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Chiliarch in the Greek
Ancient Greece
Ancient Greece is a civilization belonging to a period of Greek history that lasted from the Archaic period of the 8th to 6th centuries BC to the end of antiquity. Immediately following this period was the beginning of the Early Middle Ages and the Byzantine era. Included in Ancient Greece is the...

 army of the Hellenistic period, was a commander of a 1,000 men unit, roughly equivalent to a modern battalion
A battalion is a military unit of around 300–1,200 soldiers usually consisting of between two and seven companies and typically commanded by either a Lieutenant Colonel or a Colonel...

. The office was an adaptation by Alexander the Great of the Persian Achaemenid empire's hazarapatish. A chiliarch held duties both martial and civil. Alexander the Great first awarded this rank to Hephaestion Amyntoros
Hephaestion , son of Amyntor, was a Macedonian nobleman and a general in the army of Alexander the Great...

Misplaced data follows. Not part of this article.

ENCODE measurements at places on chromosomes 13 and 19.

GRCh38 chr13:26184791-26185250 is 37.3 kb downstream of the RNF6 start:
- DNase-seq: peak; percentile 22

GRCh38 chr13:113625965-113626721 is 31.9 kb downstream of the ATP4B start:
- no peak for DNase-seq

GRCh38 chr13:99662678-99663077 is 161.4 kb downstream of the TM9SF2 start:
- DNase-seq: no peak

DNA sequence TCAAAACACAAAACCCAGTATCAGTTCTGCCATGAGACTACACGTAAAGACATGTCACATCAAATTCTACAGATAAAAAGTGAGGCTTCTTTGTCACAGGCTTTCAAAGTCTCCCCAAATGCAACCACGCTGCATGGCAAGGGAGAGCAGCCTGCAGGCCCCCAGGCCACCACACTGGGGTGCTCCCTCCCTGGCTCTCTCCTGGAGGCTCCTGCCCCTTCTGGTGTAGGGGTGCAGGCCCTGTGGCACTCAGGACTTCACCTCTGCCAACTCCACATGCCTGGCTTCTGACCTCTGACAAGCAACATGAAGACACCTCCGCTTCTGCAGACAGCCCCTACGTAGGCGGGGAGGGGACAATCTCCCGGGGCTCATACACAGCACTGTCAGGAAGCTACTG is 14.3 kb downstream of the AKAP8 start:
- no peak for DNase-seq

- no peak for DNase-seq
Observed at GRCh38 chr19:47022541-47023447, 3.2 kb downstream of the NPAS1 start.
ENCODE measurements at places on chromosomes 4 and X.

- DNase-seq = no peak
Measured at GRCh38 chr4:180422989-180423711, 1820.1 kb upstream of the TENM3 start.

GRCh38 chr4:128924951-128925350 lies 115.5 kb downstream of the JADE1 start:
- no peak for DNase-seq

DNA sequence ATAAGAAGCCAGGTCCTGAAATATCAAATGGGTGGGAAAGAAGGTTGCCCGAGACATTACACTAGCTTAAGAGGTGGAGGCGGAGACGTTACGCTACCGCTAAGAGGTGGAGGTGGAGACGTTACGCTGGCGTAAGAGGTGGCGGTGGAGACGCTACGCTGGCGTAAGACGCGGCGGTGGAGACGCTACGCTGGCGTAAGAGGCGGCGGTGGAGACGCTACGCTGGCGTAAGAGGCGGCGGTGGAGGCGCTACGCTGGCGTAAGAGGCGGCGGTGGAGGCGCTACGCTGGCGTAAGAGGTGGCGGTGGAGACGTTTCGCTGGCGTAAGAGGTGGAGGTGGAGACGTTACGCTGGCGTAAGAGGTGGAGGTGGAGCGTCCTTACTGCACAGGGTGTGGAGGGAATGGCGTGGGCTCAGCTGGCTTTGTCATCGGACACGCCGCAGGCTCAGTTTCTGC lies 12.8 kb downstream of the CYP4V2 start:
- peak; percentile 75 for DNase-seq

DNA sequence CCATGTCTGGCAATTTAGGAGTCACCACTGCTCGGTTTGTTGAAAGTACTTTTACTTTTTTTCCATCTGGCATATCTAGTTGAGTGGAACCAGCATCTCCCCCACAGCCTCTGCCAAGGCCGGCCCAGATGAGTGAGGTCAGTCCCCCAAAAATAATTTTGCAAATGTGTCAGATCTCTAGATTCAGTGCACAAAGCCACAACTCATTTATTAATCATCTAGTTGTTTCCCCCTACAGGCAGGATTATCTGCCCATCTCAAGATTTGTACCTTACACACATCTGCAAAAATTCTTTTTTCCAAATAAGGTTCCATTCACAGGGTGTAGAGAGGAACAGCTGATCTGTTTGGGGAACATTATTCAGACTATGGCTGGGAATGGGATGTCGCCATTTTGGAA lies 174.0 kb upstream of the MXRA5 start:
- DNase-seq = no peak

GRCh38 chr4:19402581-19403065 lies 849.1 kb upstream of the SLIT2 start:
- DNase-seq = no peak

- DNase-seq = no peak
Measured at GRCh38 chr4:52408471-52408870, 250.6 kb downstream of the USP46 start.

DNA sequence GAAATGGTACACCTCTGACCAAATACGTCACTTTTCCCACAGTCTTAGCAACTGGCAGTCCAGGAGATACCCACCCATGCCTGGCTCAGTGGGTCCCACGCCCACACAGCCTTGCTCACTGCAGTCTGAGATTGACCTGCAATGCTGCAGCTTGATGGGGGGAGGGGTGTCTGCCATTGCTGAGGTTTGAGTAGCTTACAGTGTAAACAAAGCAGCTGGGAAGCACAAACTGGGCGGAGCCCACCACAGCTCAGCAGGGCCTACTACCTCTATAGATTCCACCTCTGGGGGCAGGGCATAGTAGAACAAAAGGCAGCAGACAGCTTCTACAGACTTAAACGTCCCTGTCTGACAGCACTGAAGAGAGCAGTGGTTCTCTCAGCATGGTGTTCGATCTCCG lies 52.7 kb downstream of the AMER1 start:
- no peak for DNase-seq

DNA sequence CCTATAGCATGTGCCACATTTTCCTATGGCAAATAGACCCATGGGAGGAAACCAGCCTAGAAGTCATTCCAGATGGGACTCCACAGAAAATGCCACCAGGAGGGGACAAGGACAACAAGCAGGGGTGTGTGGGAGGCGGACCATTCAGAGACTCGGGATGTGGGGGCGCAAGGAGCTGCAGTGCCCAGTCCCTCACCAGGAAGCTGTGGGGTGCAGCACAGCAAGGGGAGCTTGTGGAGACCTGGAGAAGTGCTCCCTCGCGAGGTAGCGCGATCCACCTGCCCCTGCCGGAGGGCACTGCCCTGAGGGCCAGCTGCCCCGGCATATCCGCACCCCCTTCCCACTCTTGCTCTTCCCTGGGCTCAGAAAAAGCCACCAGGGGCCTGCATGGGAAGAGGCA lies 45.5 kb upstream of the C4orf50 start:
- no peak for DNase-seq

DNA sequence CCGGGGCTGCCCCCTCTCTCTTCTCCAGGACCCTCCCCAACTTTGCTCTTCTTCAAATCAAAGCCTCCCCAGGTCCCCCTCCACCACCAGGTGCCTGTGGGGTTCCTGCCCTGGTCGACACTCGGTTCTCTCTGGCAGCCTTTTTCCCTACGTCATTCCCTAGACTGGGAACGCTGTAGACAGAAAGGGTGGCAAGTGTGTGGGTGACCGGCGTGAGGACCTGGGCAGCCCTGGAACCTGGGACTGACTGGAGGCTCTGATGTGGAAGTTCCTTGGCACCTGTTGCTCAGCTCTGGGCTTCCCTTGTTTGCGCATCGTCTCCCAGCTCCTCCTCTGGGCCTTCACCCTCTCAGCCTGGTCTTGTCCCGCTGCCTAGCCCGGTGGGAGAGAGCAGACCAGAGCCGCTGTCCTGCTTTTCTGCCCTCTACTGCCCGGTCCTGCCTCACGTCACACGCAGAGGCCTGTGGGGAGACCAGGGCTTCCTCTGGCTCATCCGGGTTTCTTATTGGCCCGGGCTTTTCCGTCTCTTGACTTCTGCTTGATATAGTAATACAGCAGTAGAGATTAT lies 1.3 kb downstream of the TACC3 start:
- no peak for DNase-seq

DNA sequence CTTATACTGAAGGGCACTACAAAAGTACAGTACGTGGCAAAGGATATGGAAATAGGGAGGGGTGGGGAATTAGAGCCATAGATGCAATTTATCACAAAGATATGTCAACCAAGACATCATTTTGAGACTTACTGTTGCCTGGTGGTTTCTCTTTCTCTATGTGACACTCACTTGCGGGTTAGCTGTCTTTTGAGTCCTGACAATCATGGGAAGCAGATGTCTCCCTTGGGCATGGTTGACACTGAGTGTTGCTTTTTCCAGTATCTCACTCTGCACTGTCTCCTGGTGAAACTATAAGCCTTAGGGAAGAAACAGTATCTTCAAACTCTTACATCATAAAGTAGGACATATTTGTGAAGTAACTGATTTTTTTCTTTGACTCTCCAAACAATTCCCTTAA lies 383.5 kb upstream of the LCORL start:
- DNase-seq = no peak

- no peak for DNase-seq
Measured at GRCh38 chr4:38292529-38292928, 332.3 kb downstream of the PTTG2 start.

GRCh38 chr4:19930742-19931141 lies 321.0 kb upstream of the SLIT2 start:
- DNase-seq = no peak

, but after Hephaestion's death it was awarded to Perdiccas
Perdiccas was one of Alexander the Great's generals. After Alexander's death in 323 BC he became regent of all Alexander's empire.Arrian tells us he was son of Orontes, a descendant of the independent princes of the Macedonian province of Orestis...

. The rank continued in use in later ages: Greek writers wrote of "chiliarchs" when referring to the Roman legionary tribune
Tribune was a title shared by elected officials in the Roman Republic. Tribunes had the power to convene the Plebeian Council and to act as its president, which also gave them the right to propose legislation before it. They were sacrosanct, in the sense that any assault on their person was...

s, and in the Byzantine army
Byzantine army
The Byzantine army was the primary military body of the Byzantine armed forces, serving alongside the Byzantine navy. A direct descendant of the Roman army, the Byzantine army maintained a similar level of discipline, strategic prowess and organization...

, the title was used as an alternative to that of the droungarios and the taxiarches. Later still, during the Greek Revolution, the title was given as a rank to significant kapetans, leaders of the irregular bands that made up most of the Greek rebels' army.

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